Current Research: Maiken Umbach, Professor of Modern History
Space and Homeland in Nazi Germany
Fascist dictatorships such as Germany between 1933 and 1945 are often described as “ultra-nationalist”, aiming at total political centralisation and the eradication of all differences between milieus, classes and regions in a single “Volksgemeinschaft” (folk community). My project challenges such views, by examining how local and regional identities were appropriated, re-defined and, in many cases, actually reinvigorated under Nazism. I am particularly interested in the invention of regional traditions, the role of regionalism in Nazi consumerism and leisure, the physical re-designing of the landscape, and in the link between so-called ‘tribal’ cultures in Germany and the Nazi project to colonise Eastern Europe.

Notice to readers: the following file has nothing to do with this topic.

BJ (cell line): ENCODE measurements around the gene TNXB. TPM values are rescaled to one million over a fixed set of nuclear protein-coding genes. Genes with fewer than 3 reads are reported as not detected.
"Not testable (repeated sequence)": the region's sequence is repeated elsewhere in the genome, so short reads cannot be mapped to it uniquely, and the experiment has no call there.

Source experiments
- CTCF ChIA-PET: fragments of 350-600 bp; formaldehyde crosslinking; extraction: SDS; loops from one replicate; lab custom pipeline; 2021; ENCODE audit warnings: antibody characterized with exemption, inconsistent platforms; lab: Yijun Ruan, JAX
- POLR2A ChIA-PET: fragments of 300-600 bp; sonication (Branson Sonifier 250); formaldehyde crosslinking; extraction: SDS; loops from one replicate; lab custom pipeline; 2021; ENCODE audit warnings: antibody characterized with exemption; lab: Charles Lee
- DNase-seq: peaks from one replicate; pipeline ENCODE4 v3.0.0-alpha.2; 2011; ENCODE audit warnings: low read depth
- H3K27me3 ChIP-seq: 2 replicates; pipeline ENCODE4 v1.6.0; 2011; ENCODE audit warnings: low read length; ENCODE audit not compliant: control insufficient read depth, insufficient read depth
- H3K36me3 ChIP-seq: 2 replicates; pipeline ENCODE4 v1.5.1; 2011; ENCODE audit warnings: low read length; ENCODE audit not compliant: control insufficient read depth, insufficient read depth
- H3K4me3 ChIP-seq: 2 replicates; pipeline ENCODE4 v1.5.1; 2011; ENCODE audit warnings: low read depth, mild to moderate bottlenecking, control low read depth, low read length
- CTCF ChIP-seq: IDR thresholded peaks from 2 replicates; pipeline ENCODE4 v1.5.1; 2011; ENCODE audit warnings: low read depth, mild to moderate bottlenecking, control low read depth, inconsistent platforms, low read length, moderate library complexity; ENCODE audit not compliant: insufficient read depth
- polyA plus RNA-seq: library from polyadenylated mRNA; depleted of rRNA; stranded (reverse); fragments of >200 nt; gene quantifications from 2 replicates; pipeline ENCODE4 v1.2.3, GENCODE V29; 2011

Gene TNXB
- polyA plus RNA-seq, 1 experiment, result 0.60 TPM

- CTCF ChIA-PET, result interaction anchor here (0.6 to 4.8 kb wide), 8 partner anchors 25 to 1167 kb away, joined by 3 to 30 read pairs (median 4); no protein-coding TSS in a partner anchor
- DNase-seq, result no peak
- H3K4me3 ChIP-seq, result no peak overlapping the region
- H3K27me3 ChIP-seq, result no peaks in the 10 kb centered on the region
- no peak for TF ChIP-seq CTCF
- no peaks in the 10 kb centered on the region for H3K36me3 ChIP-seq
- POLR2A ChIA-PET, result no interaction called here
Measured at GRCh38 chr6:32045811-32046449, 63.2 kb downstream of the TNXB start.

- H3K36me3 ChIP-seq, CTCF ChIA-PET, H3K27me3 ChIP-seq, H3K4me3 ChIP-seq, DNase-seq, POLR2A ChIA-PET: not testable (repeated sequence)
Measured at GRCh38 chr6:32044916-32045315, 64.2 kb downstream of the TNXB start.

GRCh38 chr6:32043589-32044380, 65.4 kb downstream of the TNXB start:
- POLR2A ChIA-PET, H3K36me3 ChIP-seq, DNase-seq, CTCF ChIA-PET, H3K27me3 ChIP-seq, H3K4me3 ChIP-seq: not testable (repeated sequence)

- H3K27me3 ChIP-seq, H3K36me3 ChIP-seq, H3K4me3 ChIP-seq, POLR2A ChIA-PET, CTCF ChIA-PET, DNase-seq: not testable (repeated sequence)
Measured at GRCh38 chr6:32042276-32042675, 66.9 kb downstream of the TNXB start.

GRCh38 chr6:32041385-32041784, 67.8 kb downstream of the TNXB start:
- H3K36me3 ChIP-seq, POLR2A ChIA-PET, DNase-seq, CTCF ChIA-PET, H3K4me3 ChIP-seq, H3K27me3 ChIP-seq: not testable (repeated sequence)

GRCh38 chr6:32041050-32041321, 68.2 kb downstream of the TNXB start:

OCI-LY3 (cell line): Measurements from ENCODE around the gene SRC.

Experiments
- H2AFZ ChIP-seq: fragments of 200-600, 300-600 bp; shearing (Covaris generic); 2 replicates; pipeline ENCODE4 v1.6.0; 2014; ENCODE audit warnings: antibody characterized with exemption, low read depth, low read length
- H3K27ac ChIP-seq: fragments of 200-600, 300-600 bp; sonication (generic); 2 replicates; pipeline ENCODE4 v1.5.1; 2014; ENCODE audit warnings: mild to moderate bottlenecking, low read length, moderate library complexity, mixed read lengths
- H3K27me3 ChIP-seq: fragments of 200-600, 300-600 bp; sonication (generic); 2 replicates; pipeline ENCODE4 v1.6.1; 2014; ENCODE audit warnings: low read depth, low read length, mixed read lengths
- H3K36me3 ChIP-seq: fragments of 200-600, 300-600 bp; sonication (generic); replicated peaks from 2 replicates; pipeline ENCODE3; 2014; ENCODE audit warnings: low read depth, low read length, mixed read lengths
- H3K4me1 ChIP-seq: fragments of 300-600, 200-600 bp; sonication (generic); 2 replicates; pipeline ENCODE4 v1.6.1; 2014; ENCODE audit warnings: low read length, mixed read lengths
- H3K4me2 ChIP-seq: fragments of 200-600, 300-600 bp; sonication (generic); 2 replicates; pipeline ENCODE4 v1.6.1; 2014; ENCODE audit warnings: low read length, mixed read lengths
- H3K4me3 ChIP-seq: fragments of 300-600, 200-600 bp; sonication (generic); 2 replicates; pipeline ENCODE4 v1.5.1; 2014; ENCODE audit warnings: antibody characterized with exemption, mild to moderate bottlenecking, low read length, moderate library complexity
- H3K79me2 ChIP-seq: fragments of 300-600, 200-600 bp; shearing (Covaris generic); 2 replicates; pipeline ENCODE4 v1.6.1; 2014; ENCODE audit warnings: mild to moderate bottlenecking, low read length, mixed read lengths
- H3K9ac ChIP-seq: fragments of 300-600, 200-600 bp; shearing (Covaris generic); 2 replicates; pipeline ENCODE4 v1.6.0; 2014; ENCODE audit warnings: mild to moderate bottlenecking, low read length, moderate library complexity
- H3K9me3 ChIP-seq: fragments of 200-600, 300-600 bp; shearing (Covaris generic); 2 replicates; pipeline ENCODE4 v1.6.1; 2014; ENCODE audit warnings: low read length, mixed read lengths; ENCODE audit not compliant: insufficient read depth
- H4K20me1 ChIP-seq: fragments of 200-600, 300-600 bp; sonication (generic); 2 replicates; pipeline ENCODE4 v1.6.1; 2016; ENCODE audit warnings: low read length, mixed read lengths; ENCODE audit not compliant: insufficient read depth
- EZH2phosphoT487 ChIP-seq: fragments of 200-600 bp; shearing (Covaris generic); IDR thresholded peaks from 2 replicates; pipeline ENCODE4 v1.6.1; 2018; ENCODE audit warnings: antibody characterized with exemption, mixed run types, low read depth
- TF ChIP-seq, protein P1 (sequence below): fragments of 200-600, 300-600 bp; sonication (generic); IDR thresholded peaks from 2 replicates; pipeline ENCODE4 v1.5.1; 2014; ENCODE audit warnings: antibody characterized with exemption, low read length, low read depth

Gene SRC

Methodologically, my main interests are reading visual and material culture as a historical sources, and so-called “governmentality studies”, which I explored for a slightly earlier period in my recent book “German Cities and Bourgeois Modernism, 1890-1924”. My new work also has a broader comparative dimension: I am interested in fascism as a transnational phenomenon, and I am collaborating with a colleague in Spain, Xosé-Manoel Núñez, in writing a book entitled “Decentring Dictatorships: The Regional in Hitler’s Germany and Franco’s Spain”
Editors Note: This is an archived blog post from 17/11/2009